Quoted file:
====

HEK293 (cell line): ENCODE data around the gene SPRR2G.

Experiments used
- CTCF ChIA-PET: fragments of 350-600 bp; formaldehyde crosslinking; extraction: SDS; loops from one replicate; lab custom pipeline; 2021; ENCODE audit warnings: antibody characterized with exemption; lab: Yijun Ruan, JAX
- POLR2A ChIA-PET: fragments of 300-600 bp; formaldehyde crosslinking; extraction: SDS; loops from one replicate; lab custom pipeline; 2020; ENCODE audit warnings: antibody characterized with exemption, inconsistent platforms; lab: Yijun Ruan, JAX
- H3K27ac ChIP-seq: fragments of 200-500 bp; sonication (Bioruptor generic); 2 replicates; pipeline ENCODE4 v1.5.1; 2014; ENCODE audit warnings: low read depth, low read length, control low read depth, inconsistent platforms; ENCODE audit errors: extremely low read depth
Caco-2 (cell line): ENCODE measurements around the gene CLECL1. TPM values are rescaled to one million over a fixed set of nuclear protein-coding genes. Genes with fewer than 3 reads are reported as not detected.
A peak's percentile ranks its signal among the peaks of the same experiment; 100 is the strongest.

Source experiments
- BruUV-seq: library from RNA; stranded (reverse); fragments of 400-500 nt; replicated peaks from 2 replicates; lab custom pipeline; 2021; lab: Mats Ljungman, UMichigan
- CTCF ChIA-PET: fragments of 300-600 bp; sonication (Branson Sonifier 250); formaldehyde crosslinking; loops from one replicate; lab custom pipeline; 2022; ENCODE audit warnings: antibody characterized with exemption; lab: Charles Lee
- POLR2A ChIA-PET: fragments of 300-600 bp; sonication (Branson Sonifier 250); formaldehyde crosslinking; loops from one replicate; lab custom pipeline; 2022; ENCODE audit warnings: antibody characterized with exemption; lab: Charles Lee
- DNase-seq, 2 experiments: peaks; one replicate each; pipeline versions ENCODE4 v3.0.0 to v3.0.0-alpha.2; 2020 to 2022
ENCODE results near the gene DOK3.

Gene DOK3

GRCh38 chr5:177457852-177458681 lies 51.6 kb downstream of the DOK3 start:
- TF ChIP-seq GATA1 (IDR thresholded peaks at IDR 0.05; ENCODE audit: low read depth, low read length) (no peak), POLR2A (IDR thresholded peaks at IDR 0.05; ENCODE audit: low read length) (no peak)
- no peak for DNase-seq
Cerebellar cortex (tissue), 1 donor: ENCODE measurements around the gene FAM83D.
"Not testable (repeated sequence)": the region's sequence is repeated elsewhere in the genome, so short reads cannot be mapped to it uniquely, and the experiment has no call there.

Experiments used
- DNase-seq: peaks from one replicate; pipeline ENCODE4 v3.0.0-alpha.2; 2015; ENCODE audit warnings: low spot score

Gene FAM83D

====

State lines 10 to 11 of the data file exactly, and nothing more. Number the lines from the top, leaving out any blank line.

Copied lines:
- CTCF ChIA-PET: fragments of 300-600 bp; sonication (Branson Sonifier 250); formaldehyde crosslinking; loops from one replicate; lab custom pipeline; 2022; ENCODE audit warnings: antibody characterized with exemption; lab: Charles Lee
- POLR2A ChIA-PET: fragments of 300-600 bp; sonication (Branson Sonifier 250); formaldehyde crosslinking; loops from one replicate; lab custom pipeline; 2022; ENCODE audit warnings: antibody characterized with exemption; lab: Charles Lee